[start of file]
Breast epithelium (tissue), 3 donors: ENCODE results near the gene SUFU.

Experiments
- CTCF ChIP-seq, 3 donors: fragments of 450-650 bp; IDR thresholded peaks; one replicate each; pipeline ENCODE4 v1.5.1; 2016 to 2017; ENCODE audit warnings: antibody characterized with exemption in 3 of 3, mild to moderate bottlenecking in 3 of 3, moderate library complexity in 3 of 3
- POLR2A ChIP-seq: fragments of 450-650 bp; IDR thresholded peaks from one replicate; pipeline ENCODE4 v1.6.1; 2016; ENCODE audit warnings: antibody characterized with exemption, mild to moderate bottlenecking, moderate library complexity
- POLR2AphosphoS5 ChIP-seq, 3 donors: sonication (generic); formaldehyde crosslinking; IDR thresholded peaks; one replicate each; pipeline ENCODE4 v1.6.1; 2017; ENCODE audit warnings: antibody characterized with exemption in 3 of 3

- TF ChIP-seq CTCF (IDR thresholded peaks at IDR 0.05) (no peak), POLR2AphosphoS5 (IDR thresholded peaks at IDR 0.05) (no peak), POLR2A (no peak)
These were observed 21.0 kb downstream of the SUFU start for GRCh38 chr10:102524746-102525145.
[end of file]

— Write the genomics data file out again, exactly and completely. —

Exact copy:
Breast epithelium (tissue), 3 donors: ENCODE results near the gene SUFU.

Experiments
- CTCF ChIP-seq, 3 donors: fragments of 450-650 bp; IDR thresholded peaks; one replicate each; pipeline ENCODE4 v1.5.1; 2016 to 2017; ENCODE audit warnings: antibody characterized with exemption in 3 of 3, mild to moderate bottlenecking in 3 of 3, moderate library complexity in 3 of 3
- POLR2A ChIP-seq: fragments of 450-650 bp; IDR thresholded peaks from one replicate; pipeline ENCODE4 v1.6.1; 2016; ENCODE audit warnings: antibody characterized with exemption, mild to moderate bottlenecking, moderate library complexity
- POLR2AphosphoS5 ChIP-seq, 3 donors: sonication (generic); formaldehyde crosslinking; IDR thresholded peaks; one replicate each; pipeline ENCODE4 v1.6.1; 2017; ENCODE audit warnings: antibody characterized with exemption in 3 of 3

- TF ChIP-seq CTCF (IDR thresholded peaks at IDR 0.05) (no peak), POLR2AphosphoS5 (IDR thresholded peaks at IDR 0.05) (no peak), POLR2A (no peak)
These were observed 21.0 kb downstream of the SUFU start for GRCh38 chr10:102524746-102525145.